Seven simple steps for sales people who want to make the most of social media

By popular  demand (kinda), here is my take on a quick guide to ‘getting into social media’ for sales people.
Delivered as if we had 5 minutes over coffee or at the end of a seminar (because that’s happened) and you want a very quick list of things to do to ‘get into’ social media.

Why sales people in particular? Well, I’ve been working with some B2B clients recently in developing their organisation’s use of social media. That’s both the ‘corporate body’ / marketing team and individual staff usage of SM (and the symbiotic relationship therein). And I’ve been asked a couple of times to give an overview of social media for their sales people. Because they are often deemed, unfairly  in my view, to be one homogenous group of nay-sayers. In fact I know they’re not, I’ve met some real SM-enthusiast sales guys.

But just in case you are in the former group, or are SM-curious (careful with that phrase) but don’t know where to start, here’s a quick guide for you.

Warning : the guide may be short but exploring the role social media plays in your overall marketing strategy isn’t. And it isn’t a ‘quick fix’ (and successfully using it means ongoing effort).

Coffee, Cup and Beans

So – how to ‘get into’ social media in seven simple steps:

1.  Listen:
Don’t do anything other than listen initially. Work out what your peers / competitors / prospects and clients are saying and thinking.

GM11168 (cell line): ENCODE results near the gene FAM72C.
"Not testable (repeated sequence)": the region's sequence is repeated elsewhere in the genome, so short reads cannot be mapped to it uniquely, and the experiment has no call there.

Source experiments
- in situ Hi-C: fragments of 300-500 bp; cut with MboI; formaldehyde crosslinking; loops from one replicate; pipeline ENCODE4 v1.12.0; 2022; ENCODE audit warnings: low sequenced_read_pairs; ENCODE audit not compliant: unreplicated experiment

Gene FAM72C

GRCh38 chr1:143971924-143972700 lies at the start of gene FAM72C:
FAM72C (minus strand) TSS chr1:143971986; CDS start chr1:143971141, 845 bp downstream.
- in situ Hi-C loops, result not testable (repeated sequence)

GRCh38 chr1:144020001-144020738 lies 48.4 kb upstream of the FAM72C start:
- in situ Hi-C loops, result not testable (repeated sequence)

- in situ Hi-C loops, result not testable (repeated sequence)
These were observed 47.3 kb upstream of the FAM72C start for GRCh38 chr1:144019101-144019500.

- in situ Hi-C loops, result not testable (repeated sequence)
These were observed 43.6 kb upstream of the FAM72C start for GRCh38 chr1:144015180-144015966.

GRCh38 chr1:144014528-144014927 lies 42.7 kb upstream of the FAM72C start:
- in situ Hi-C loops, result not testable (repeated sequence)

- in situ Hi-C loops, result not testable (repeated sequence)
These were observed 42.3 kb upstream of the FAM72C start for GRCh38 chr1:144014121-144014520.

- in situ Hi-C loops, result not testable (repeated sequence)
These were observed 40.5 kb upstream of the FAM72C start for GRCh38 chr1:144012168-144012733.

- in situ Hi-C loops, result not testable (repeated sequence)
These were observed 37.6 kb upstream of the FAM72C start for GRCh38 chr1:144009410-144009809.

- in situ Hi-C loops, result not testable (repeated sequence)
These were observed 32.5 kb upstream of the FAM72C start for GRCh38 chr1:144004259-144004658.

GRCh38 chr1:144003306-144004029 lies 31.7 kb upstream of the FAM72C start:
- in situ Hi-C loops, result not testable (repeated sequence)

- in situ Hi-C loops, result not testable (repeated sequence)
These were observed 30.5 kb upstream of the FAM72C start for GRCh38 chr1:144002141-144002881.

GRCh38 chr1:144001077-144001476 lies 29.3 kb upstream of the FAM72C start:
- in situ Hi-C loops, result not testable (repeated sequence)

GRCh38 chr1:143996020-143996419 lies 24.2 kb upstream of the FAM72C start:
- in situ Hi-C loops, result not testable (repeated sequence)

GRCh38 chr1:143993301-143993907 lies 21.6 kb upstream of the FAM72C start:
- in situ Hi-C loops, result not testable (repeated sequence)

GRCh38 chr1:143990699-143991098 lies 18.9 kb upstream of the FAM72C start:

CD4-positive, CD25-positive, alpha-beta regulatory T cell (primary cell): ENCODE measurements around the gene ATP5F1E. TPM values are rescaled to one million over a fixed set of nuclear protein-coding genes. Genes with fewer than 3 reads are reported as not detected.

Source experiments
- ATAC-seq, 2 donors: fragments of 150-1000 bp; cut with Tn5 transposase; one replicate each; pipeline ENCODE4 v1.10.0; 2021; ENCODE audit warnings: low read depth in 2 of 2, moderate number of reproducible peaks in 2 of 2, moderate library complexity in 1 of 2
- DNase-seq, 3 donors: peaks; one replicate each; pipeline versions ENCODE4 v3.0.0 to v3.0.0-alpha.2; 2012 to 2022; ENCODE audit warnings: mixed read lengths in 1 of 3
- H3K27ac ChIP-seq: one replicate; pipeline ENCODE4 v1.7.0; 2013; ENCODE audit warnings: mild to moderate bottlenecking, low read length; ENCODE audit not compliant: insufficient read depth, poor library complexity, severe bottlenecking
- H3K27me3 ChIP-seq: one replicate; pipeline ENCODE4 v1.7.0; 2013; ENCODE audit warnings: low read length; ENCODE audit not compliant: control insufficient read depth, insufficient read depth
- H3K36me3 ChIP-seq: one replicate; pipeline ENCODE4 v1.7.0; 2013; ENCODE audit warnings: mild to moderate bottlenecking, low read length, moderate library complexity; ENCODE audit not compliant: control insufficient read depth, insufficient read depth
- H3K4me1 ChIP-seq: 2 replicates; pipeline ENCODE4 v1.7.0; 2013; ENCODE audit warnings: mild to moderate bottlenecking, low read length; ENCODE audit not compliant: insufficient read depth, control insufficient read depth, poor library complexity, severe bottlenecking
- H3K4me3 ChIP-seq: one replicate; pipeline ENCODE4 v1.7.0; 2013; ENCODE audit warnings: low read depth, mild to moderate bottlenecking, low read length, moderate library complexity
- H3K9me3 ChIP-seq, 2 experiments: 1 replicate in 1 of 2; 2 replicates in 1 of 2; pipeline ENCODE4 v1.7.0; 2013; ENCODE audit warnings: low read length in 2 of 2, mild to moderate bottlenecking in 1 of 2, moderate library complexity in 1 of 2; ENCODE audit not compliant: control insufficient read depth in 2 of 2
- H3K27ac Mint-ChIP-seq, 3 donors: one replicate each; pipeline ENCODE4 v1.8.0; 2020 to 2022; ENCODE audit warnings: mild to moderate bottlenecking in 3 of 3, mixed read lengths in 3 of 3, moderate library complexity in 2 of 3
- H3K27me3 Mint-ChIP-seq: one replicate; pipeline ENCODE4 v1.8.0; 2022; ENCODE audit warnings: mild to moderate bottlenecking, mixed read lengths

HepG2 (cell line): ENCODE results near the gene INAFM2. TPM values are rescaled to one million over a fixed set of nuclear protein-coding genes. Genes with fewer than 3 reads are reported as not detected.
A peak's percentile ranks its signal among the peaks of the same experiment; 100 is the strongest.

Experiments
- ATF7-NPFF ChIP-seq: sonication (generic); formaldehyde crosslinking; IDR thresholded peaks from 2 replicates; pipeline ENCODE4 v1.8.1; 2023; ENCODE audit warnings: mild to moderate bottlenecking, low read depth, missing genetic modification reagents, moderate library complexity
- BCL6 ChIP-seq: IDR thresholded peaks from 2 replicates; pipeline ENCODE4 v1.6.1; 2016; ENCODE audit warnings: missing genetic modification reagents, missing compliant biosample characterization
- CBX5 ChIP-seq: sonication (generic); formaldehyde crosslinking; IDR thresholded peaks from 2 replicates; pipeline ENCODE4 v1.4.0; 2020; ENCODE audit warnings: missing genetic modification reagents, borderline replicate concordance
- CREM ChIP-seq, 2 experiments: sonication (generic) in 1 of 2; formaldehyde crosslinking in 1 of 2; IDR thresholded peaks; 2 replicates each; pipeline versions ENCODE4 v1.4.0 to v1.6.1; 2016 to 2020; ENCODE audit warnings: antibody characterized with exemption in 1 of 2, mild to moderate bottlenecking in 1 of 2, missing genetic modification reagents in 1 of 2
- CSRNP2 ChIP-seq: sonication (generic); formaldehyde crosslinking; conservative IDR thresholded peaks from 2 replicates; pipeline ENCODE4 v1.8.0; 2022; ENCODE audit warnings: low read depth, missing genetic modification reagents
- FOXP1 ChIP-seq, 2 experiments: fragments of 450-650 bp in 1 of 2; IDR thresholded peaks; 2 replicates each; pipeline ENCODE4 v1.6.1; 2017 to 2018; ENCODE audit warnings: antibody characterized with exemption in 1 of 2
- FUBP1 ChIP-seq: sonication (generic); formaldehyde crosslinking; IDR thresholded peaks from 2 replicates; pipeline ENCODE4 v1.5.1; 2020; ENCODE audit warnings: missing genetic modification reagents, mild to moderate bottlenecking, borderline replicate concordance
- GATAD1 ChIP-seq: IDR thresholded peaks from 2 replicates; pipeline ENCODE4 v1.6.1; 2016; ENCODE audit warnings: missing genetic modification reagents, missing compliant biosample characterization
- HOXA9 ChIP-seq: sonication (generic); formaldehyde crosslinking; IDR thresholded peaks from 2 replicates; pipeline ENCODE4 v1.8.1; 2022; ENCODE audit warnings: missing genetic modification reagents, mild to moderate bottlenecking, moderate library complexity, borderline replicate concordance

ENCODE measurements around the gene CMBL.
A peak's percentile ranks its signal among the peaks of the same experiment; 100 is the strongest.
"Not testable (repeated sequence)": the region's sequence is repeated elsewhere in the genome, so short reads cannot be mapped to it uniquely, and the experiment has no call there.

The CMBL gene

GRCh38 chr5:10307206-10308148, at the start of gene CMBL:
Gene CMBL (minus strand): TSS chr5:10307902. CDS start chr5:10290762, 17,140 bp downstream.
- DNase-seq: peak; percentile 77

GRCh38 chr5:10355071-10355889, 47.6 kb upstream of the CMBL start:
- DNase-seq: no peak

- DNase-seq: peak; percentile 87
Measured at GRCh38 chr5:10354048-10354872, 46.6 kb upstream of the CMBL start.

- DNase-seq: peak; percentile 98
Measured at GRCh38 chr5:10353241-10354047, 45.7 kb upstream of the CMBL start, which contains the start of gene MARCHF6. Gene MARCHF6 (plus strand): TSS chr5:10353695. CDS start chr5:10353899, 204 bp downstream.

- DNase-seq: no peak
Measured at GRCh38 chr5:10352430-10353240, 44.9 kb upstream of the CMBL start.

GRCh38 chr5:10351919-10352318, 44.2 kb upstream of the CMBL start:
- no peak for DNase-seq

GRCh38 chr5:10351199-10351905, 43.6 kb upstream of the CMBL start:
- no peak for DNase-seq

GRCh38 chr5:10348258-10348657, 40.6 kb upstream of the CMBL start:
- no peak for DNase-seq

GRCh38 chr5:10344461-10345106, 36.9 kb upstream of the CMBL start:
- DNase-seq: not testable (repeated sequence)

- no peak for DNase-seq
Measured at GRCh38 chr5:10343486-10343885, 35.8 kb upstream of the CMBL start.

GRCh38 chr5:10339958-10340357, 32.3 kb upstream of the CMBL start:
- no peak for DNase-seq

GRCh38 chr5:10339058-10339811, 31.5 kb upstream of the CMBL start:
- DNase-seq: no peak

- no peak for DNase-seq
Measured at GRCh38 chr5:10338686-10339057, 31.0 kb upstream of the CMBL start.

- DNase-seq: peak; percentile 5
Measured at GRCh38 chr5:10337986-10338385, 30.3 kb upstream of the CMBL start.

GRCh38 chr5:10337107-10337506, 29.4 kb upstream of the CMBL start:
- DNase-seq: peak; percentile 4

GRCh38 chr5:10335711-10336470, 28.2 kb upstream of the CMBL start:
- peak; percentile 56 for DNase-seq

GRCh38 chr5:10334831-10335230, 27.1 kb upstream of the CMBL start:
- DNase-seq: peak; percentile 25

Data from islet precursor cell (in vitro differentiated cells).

Try tools like social media mention and Google reader, or Twitter search to look at who is saying what about your brand, industry term, theme etc.
Or try out a dashboard like Hootsuite, with a bit of experimenting you’ll find some listening tools that work for you .. there are a lot of free ones out there to get started with (and paid e.g Radian6 for corporate usage).
Finding out what is interesting / challenging to your industry and prospects / clients will give you some great conversation starters..

2. Create profiles:
Setup some key profiles, or complete them if you started then got distracted.
By key I mean the big networks .. but there are dozens (hundreds actually) of niche networks and if your industry has one or two that are active; then you should be active there too.
To start though:
Get as much info as possible into your LinkedIn profile
. And seek endorsements and join relevant groups in your industry.
Also set up a Twitter account (even if just for listening).
Follow relevant peers, competitors, clients, industry bodies ..and add them into lists to make searching each type of account more manageable.